when it is determined that the amount of light is insufficient, the exposure controlling means controls the exposure adjustment mechanism to minimize the amount of light, and waits until the amount of light becomes sufficient; and
when the amount of light becomes sufficient, the exposure controlling means determines a control amount by which the exposure adjustment mechanism is to be controlled according to the luminance information detected from the input signal of the white-balance adjusting means, and corrects the control amount according to the luminance information detected from the output signal of the white-balance adjusting means.
9. The imaging apparatus according to claim 1, wherein the signal correcting means includes white-balance adjusting means for adjusting white balance of an input image signal.
10. The imaging apparatus according to claim 1, wherein:
the signal correcting means includes
a plurality of linear-matrix computation means for performing matrix conversion on color components of an input image signal using different coefficients; and
signal combining means for combining output signals of the plurality of linear-matrix computation means at a predetermined ratio; and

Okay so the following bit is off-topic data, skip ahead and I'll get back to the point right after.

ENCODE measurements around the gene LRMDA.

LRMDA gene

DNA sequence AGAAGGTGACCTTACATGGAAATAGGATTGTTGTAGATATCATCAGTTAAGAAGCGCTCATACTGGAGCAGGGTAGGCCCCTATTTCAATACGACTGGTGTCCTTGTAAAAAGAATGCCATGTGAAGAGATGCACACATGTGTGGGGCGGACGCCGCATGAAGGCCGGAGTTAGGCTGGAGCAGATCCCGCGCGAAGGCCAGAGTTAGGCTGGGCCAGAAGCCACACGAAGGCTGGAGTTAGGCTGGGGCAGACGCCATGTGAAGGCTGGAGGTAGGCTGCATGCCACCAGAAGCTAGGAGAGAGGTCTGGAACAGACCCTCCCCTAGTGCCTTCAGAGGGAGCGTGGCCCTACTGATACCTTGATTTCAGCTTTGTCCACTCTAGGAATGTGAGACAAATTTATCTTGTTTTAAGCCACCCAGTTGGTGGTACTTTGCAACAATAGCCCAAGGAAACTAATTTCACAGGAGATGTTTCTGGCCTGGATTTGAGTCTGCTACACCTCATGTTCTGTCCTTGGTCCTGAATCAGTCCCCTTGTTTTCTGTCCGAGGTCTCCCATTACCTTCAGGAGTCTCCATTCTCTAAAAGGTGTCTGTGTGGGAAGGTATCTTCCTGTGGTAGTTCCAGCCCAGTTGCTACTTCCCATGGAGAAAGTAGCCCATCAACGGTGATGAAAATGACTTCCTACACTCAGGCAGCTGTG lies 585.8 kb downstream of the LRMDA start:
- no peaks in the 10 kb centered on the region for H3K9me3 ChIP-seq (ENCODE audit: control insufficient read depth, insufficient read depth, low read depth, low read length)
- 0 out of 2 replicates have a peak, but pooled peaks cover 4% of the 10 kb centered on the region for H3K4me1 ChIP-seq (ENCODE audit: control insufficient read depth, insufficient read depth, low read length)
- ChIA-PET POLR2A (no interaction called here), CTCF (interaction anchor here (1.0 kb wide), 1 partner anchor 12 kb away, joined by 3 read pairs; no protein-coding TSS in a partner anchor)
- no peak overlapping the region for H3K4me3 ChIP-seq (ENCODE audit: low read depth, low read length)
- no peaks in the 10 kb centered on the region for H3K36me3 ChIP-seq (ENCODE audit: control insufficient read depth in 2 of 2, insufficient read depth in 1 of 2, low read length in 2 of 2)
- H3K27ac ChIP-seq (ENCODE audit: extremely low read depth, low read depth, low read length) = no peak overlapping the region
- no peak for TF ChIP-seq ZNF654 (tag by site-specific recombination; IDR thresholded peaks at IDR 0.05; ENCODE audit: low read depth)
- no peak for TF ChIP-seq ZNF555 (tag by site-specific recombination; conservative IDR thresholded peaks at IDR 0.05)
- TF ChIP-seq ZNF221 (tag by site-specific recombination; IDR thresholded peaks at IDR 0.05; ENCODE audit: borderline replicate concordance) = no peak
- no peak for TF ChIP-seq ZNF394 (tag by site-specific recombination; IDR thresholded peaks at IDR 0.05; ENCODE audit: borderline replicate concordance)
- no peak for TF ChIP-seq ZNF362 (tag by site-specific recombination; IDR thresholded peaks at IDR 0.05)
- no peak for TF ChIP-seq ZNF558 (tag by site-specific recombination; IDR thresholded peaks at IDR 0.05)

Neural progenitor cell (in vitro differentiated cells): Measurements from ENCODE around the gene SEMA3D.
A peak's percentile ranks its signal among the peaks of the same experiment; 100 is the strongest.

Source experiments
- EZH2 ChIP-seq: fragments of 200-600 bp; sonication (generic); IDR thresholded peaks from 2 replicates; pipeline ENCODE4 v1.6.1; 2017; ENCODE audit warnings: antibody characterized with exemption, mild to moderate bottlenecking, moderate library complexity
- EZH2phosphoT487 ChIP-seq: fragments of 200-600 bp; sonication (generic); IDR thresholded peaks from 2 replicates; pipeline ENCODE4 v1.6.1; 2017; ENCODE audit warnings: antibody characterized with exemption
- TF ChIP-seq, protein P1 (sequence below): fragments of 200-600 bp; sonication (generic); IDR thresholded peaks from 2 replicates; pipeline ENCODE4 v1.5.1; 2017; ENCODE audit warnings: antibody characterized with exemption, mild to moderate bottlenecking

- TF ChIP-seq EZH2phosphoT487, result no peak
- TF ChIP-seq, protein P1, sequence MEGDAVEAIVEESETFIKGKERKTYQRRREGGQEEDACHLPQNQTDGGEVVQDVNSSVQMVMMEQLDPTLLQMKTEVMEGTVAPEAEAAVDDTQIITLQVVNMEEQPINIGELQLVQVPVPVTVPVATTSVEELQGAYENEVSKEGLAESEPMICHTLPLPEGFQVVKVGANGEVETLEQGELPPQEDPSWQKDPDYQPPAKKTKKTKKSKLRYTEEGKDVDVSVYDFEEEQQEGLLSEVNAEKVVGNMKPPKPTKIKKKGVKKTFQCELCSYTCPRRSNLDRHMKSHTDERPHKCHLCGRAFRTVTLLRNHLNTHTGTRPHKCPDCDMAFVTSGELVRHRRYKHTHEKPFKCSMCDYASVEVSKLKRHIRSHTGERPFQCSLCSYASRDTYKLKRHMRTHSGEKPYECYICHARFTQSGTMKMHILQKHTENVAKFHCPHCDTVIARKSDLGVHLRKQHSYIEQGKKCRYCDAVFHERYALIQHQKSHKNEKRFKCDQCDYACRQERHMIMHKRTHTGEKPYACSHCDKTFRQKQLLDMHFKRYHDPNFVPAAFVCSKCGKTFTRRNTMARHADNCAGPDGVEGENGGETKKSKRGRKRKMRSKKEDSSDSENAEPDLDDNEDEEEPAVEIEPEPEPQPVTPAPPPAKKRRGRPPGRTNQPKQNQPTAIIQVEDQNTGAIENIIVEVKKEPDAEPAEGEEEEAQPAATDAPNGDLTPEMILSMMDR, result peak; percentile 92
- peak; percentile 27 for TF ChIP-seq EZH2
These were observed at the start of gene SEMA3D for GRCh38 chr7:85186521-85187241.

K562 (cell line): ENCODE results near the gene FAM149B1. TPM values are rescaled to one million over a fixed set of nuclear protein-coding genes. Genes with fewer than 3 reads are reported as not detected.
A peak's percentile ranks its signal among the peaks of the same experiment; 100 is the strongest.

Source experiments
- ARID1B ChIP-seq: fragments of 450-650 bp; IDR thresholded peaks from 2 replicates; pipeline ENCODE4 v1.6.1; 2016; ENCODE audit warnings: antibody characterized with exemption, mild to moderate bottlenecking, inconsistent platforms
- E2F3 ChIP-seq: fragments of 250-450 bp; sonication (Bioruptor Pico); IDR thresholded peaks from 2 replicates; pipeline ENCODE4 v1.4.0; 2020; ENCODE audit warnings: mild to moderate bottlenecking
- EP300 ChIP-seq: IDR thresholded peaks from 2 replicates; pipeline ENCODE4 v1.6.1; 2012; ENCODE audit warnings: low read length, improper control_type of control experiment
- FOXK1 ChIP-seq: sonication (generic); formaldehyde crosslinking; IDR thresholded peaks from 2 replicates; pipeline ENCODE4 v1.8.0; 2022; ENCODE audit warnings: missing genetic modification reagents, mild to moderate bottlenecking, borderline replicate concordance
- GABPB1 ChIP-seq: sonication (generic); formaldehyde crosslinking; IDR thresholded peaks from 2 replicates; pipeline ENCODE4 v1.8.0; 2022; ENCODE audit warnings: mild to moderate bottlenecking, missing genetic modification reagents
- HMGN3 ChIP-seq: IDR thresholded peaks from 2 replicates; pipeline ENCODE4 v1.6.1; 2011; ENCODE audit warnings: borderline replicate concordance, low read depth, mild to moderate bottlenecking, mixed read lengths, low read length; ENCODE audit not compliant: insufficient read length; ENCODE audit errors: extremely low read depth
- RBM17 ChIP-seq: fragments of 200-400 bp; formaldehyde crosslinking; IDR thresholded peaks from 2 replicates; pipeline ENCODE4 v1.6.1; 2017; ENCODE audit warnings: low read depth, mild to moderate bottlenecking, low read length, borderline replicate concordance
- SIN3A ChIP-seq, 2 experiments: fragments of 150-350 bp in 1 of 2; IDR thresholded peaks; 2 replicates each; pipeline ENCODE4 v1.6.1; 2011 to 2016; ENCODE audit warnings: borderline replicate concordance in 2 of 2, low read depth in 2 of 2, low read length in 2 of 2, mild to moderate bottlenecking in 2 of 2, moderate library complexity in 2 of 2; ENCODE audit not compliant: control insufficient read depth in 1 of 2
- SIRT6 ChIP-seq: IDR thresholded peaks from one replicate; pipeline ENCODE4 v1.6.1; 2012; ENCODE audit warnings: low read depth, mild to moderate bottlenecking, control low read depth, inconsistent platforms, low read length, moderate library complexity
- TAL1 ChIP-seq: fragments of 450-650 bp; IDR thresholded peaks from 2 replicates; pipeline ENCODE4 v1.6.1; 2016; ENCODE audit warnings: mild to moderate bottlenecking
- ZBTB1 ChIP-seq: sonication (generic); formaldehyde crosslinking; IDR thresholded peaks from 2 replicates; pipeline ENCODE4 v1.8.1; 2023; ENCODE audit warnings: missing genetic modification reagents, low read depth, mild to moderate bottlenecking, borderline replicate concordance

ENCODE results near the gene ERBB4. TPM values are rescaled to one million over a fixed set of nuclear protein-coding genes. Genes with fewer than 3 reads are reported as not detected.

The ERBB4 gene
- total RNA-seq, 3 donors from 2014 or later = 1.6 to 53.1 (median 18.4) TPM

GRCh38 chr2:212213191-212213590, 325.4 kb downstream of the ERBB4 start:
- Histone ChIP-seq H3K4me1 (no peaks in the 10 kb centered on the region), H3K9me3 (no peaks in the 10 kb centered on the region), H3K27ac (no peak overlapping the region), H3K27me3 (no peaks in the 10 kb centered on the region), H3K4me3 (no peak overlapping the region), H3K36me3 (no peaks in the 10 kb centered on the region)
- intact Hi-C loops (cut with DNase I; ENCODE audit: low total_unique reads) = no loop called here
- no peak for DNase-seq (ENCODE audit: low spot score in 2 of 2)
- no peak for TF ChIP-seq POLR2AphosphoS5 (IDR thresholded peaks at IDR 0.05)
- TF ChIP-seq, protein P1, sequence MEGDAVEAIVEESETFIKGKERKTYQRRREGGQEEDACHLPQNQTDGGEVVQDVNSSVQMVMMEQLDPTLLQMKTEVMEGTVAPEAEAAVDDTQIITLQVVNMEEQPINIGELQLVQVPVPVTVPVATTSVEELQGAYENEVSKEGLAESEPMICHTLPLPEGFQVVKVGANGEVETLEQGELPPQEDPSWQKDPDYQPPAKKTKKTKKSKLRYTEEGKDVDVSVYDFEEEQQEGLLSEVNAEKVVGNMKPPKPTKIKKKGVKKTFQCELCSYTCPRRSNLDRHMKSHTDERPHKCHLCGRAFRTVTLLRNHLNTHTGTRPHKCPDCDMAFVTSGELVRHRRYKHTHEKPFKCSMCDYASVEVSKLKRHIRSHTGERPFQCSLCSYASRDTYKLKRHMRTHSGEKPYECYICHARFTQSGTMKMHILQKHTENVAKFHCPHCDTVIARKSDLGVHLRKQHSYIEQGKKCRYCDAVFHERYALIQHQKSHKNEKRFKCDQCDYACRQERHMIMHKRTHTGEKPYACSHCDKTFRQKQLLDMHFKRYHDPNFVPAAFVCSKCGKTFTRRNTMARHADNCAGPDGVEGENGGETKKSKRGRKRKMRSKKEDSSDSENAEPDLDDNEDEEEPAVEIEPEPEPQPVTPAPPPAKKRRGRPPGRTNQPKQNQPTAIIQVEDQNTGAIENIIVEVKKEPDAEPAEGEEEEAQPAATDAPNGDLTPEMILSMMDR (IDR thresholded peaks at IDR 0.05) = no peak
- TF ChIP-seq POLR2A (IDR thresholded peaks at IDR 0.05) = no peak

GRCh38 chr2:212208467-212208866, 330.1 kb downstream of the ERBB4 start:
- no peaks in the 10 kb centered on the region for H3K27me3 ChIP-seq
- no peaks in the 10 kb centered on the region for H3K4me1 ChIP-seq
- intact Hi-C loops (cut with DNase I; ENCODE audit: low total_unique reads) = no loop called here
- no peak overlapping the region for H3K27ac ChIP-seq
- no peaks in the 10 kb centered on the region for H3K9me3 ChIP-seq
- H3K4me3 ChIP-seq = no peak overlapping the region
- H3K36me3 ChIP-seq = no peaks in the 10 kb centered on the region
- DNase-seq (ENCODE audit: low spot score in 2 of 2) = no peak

the luminance detecting means detects luminance information from an input signal of each of the linear-matrix computation means and an output signal of the signal combining means.
11. The imaging apparatus according to claim 10, wherein the signal correcting means further includes a plurality of white-balance adjusting means for adjusting the white balance of output signals of the plurality of linear-matrix computation means and outputting the white-balance-adjusted signals to the signal combining means, and
the luminance detecting means detects luminance information from the input signal of each of the linear-matrix computation means, an input signal of each of the white-balance adjusting means, and the output signal of the signal combining means.